Every year around January 26th and August 15th, depending on how many Indian people you know and follow, you may have noticed your Instagram, Facebook and Twitter feeds bursting with the Indian tricolor of Saffron, White and Green, or the “Tiranga” (“Tir” = three, “Ranga” = color). If you are not sure why, it’s because January 26th is India’s Republic Day and August 15th, it’s Independence Day! Flags are hoisted in every institution all over the country, and the tricolor waves proudly throughout the country in the hope of a more secular, open and better tomorrow for my motherland!
And, if you are obsessed with food as I am, you might see elaborate tricolor preparations all over your feed too – tricolor rice, desserts, parathas (flatbreads) and the like. I myself try to make something new each year; this past year I made Tricolor Dosas(rice and lentil crepes), and for 2019, I am applying the “Tricolor” filter to one of the India’s favorite snack, the Dhokla (pronounced Dhow-klaah).
I wasn’t the biggest pumpkin purée fan all these years, and the culprit was definitely its association with cinnamon and “pumpkin spice”-everything. I don’t hate cinnamon but in the US, like clockwork, everyone craves cinnamon come September and it just don’t stop until New Years!. Anything made with pumpkin purée (store-bought) is just a cinnamon-scented assault.
But then I made pumpkin purée at home for the first time (thanks Instant Pot!) and ate a small portion of it warm, drizzled with coconut butter and just a dusting of cinnamon+nutmeg, and I was converted. I made pancakes with it, these brownies were wonderful too (vegan and gluten-free!), and then felt ready to graduate to cakes.
A few weeks ago, we drove up couple hours north of San Francisco to check out some new places, early-Spring scenery and eat some oysters. We came back inspired, relaxed, and rejuvenated, already drawing up the schedule for a summer visit.
We went all the way north up to Cazadero and drove our way back south, visiting Tomales Bay, Inverness, Pierce Point (hello Elks!), Point Reyes, Bolinas and Stinson Beach, taking in the beautiful pastures, crisp air and grazing cows, as Northern California showed itself off preparing for an early Spring.
Please don’t click away because you read the words “vegan” and “whole wheat”! This bread isn’t the horrendous, overly healthy kind of bread. It’s a delicious Chocolate Banana Bread that just happens to be vegan and whole grain.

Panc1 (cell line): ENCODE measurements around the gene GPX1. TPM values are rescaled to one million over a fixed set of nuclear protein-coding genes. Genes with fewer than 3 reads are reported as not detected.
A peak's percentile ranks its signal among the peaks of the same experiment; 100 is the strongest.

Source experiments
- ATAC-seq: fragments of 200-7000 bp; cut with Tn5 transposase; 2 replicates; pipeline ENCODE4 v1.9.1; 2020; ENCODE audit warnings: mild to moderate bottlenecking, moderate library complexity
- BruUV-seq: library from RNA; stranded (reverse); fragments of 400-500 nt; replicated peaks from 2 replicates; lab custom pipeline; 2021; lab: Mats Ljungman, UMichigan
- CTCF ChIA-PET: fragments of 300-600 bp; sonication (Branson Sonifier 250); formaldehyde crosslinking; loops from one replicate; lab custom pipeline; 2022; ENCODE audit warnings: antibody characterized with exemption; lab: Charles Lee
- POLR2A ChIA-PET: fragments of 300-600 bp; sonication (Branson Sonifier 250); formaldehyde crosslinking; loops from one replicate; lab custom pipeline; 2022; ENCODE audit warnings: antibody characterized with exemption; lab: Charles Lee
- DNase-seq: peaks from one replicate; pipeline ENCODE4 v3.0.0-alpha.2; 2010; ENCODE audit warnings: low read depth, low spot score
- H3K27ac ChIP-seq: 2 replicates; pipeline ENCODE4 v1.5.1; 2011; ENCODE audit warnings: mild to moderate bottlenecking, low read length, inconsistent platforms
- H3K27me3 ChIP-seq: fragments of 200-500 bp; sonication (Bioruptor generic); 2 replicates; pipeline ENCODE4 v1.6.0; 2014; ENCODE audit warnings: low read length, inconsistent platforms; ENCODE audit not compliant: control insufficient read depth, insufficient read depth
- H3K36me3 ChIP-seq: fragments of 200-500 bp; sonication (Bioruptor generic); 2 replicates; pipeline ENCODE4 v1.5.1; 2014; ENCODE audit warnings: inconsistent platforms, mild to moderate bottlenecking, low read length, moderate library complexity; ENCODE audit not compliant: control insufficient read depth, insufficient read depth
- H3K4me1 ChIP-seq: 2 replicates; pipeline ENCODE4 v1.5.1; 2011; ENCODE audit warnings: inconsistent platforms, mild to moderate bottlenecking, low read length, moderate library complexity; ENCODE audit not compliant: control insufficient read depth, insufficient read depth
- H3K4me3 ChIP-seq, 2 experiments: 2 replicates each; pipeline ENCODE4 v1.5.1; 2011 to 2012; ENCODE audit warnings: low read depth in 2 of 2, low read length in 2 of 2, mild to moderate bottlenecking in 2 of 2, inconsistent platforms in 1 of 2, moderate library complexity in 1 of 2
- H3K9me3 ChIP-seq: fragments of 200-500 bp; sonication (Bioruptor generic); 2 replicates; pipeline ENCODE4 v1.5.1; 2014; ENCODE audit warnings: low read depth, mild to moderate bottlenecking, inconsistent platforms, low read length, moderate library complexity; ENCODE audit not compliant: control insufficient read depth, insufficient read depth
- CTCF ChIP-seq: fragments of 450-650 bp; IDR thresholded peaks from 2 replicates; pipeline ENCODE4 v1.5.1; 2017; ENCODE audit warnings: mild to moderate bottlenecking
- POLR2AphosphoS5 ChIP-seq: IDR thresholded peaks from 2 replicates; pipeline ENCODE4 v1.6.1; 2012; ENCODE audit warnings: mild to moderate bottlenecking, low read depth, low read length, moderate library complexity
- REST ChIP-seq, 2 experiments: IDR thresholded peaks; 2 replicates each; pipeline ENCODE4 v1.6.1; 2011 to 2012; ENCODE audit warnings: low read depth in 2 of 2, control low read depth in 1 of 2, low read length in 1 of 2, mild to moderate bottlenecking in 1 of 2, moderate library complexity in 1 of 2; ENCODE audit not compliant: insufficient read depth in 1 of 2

I have a regular go-to breakfast banana bread but sometimes, you need to indulge in chocolate to navigate through piles of winter greens, and there’s just no other way out. The whole wheat pastry flour works wonderfully here cup for cup, and by replacing the butter with coconut oil and egg with an additional large banana, the bread gets the “vegan” title in addition to being “whole wheat”, placing it squarely in the breakfast category (just with obscene amounts of chocolate).
Banana Bread, or Banana Nut Bread actually, is the one of the first few cakes I learned how to bake, way back in 2009. It was a simpler time when I had only a couple of baking pans, one tacky whisk, and I didn’t know the difference between cake flour and all purpose flour. And boy did I end up learning the difference! I followed some recipe from the Food Network Test Kitchen and over a period of several months and years, iterated over it to come up with my own variations. Almost always one-bowl, minimal prep work, no fancy ingredients, infinitely adaptable, forgiving, freezer-friendly, reheats like a dream…are just a few ways to describe a good loaf of Banana Nut Bread, and this recipe always hit the mark.
With requests from friends, I started making them eggless (swap each egg with one medium sized banana), with different nuts (pecans are wonderful too), with seeds, with or without chocolate (chips, chunks and cocoa powder versions), in pretty bundt pans instead of loaf, with or without chocolate ganache on top, and so on. The combinations are endless.
But the banana nut breads I was making were an indulgence. I mean they were worlds apart from the high-calorie, compressed sawdust you get in Starbucks but they weren’t something I could have all the time, because of all the sugar and butter and of course the banana itself is pretty high calorie and a sugar bomb when ultra ripe. So I fiddled with the recipe a bit to make it less indulgent, and it completely sucked. Much like the direction this blog post is taking.
If the sight of a runny egg yolk makes you feel weird, I’m sorry but the rest of this post is going to be about how to get the runny perfection which is oh-so-decadent, like the perfect dipping sauce for the…sorry. Yeah, so if you aren’t a fan, I apologize.
Because look at this! At some point I did teach myself to poach eggs (I wasted almost a dozen eggs trying to get it right) but thanks to Smitten Kitchen and the “5 1/2 minute egg”, I can dip my buttered toast into this luxurious egg yolk without making a big mess in the kitchen!
While I love to bake and cook elaborate meals on weekdays and some weeknights, on a day to day basis I like to keep it light yet fun. These smoothies and juices are so easy to make, especially if you have the Vitamix (seriously, that thing could pulverize, well…anything)!
In my opinion, the best thing about the Vitamix is the convenience of keeping the smoothie/juice ingredients portioned-out, frozen and ready-to-go. The “frozen” part of it lends a great body to the juice/smoothie. The same result can be achieved without the Vitamix, but crushed ice will have to be used with chilled ingredients.
A great way to reduce the number of calories and natural sugar in these drinks, is by replacing regular milk with dairy-free alternatives, such as Almond Milk (Califia is a great brand, usually stocked in Lucky or Whole Foods) or Coconut Milk (can’t go wrong with So Delicious plain Coconut Milk).